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Bikes boost girls in Zambia

Innovative program distributes bicycles to rural schoolchildren.

Zambian girl on bike
Zambian schoolgirl Mary Lewinika riding her new bike at the distribution of bicycles to students at Ndapula Community School as part of the World Bicycle Relief, Bicycles for Educational Empowerment Program. (Leah Missbach Day/GlobalPost)

Photo caption: Zambian schoolgirl Mary Lewinika riding her new bike. (Leah Missbach Day/GlobalPost)

LUSAKA, Zambia — At the age of 19, Mary Lewanika is old enough to be in college pursuing her chosen career of teaching. But due to many challenges, including the long distance to the nearest school, she has only just entered eighth grade.

Lewanika is one of many girls in her area who received a bicycle as part of an educational initiative led by American NGO World Bicycle Relief, which will distribute some 50,000 bicycles to impoverished schoolchildren — mainly girls — in rural Zambia.

"It is unlikely that I would have made it to Grade Eight if I didn't have a bicycle. From my village in Ndapula to here [Lwimba Basic School] it is 9 kilometers [5.5 miles] one way, and I don't think I would have managed to walk 18 kilometers [10 miles] each day," said Lewanika.

Like most African girls living in rural areas, Lewanika wakes up at 5 a.m. to sweep the yard and prepare breakfast for her family. Then she rides her bicycle a mile to the village well to fetch water that will be used by her parents and her eight siblings during the day while she is at school. Afterward, she sets out on the 5.5-mile ride to school.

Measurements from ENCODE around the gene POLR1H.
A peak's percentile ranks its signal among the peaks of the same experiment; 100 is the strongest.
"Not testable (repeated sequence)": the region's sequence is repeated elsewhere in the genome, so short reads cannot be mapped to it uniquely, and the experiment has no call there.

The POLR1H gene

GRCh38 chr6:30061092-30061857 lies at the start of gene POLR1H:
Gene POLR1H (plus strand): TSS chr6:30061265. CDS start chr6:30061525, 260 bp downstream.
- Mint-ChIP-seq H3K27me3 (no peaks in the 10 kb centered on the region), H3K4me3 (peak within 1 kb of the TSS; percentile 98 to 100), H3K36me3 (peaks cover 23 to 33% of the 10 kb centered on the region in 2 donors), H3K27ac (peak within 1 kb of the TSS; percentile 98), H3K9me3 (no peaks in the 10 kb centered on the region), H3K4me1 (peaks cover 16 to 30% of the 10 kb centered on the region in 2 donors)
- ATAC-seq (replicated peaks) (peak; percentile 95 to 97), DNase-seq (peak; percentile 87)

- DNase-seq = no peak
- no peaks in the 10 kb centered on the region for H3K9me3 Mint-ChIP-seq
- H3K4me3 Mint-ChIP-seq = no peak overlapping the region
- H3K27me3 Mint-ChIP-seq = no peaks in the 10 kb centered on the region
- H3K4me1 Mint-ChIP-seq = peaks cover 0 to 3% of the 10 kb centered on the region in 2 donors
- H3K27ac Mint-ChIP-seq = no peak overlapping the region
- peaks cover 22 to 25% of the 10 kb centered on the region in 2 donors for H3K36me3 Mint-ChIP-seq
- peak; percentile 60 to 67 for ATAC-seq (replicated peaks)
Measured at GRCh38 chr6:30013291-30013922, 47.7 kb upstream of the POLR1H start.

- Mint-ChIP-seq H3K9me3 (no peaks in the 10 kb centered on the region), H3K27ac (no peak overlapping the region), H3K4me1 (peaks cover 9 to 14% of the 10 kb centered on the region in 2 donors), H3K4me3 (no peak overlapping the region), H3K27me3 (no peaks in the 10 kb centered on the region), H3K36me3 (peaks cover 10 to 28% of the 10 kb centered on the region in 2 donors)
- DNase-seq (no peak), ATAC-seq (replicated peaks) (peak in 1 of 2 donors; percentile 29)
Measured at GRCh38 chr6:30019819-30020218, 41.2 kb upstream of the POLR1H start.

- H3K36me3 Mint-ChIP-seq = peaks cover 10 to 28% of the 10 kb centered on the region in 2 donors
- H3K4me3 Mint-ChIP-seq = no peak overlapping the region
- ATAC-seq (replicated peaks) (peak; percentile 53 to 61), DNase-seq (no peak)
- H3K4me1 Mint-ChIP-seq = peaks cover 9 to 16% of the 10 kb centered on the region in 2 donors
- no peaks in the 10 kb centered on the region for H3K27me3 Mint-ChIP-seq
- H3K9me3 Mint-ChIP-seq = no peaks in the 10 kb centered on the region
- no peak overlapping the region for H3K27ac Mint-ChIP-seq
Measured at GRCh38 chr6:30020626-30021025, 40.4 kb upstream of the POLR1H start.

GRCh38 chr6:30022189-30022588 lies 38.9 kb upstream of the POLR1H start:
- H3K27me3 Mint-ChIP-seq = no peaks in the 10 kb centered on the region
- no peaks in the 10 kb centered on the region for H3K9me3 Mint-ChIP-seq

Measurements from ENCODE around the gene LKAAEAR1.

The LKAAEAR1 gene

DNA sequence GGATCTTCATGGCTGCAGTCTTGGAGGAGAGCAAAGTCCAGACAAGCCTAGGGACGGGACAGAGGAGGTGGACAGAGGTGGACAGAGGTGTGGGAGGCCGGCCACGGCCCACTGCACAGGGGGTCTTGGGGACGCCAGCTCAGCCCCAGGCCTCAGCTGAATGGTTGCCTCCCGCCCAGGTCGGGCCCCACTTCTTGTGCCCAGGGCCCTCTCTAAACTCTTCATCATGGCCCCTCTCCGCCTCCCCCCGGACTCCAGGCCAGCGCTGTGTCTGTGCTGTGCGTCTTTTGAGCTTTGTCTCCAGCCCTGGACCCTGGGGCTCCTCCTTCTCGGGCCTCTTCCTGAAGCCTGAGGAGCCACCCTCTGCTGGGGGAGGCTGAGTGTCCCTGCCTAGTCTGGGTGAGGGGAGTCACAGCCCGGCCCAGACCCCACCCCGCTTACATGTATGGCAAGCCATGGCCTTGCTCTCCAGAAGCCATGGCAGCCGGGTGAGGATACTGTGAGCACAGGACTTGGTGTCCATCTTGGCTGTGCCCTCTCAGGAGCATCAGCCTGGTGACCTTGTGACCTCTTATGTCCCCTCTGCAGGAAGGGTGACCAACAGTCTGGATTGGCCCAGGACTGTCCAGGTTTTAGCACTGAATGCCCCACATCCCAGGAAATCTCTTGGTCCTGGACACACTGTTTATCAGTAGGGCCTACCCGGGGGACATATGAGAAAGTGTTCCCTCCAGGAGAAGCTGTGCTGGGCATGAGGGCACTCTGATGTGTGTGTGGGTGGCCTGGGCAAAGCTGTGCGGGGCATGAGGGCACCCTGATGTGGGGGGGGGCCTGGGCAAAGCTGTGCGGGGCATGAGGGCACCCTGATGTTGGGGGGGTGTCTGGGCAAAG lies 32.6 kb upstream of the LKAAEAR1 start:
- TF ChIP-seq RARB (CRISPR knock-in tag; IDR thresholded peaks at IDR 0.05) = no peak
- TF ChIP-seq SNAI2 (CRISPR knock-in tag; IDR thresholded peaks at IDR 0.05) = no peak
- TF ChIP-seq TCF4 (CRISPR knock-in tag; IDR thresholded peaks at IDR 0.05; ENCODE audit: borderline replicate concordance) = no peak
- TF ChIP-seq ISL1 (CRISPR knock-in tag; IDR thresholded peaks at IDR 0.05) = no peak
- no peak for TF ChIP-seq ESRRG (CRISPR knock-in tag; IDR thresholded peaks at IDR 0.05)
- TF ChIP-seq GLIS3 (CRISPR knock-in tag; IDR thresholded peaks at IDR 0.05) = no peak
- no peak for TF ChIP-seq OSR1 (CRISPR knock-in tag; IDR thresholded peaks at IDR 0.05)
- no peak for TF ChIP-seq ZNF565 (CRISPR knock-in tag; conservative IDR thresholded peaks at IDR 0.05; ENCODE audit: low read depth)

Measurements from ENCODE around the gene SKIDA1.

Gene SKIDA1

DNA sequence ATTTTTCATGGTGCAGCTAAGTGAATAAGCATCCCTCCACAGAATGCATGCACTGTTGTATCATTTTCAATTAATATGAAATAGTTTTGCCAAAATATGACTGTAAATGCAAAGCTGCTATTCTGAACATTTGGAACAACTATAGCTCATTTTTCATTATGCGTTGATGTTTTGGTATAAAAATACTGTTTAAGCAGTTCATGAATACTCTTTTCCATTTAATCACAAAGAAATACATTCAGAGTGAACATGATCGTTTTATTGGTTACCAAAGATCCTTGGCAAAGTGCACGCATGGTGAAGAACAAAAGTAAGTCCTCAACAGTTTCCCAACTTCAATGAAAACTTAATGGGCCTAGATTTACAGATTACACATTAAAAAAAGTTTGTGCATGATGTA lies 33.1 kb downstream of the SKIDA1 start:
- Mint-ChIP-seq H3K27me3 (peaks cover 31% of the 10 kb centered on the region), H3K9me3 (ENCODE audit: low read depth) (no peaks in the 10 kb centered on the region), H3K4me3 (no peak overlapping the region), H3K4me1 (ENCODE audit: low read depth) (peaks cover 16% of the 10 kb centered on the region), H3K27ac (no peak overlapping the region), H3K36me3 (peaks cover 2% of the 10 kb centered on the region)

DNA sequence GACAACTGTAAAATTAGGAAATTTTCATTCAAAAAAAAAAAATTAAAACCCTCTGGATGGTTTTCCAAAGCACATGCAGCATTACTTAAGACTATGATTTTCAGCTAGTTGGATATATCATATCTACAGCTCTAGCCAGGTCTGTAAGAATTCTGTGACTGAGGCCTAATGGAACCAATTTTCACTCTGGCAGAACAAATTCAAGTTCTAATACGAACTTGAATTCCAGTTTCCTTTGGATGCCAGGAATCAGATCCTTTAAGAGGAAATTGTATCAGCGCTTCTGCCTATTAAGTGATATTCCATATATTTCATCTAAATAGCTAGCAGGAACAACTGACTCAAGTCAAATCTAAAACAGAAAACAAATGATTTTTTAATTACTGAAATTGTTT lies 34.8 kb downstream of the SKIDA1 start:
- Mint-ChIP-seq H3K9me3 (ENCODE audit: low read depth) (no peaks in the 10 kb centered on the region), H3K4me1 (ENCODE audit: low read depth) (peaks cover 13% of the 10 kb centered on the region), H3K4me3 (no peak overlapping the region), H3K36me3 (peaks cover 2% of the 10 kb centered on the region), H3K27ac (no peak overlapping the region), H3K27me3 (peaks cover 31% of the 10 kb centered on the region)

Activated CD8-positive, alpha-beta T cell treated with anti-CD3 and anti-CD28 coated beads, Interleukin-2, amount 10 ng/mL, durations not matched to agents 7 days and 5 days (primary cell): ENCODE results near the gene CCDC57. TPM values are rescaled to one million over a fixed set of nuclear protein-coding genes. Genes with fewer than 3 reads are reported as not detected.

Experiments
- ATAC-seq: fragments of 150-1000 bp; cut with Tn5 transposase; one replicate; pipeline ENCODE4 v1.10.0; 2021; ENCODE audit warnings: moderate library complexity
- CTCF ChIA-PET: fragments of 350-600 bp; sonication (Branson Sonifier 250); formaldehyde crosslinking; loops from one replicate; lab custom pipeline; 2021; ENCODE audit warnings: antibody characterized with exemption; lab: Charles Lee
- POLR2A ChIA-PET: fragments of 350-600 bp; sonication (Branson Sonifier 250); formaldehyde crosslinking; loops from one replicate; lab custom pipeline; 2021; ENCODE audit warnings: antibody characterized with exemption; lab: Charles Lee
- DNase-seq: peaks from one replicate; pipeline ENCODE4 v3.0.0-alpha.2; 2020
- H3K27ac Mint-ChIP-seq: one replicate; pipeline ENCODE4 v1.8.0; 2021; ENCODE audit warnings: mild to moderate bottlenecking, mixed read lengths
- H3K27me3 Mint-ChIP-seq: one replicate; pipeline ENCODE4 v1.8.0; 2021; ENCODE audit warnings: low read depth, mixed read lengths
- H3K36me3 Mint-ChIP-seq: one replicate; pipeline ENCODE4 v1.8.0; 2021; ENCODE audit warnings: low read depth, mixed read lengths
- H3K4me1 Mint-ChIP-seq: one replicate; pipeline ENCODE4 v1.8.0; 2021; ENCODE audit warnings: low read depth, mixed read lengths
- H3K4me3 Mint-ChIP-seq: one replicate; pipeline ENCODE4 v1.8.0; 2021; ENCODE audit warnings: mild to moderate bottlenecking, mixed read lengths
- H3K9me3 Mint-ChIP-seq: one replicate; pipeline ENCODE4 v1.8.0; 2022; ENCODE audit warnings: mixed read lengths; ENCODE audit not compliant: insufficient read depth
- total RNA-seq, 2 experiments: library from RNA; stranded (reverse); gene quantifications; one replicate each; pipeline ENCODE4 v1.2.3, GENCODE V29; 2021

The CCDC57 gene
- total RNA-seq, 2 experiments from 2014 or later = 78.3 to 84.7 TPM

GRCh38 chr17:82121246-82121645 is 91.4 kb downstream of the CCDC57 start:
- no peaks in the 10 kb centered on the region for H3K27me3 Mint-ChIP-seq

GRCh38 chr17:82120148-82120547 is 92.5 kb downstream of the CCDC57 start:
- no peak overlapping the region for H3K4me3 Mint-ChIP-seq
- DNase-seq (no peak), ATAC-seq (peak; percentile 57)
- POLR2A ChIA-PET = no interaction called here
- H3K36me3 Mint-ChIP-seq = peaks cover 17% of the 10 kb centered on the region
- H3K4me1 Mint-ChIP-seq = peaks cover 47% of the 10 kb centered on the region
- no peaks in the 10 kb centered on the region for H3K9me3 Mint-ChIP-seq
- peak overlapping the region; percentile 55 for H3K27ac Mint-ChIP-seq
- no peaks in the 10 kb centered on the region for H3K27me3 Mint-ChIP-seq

"I always start off early because my girlfriend has no bicycle and I have to give her a lift to school. Otherwise she is not able to walk to school and back," Lewanika explained.

In Zambia, like in much of rural Africa, fewer girls attend school mostly because of the long distances involved and the tendency by some parents to use this as an excuse to push them into early marriages. A government of Zambia education survey in 2002 named distance as a major hindrance to rural children attending school; 27 percent of them dropped out because of this challenge, according to the survey.

In addition, the impact of HIV/AIDS, which affects an estimated 16 percent of the population, as well as the growing number of orphans and child-led households, help explain why only 60 percent of primary schoolchildren in Zambia complete their education.

http://www.globalpost.com/dispatch/education/100601/bikes-girls-zambia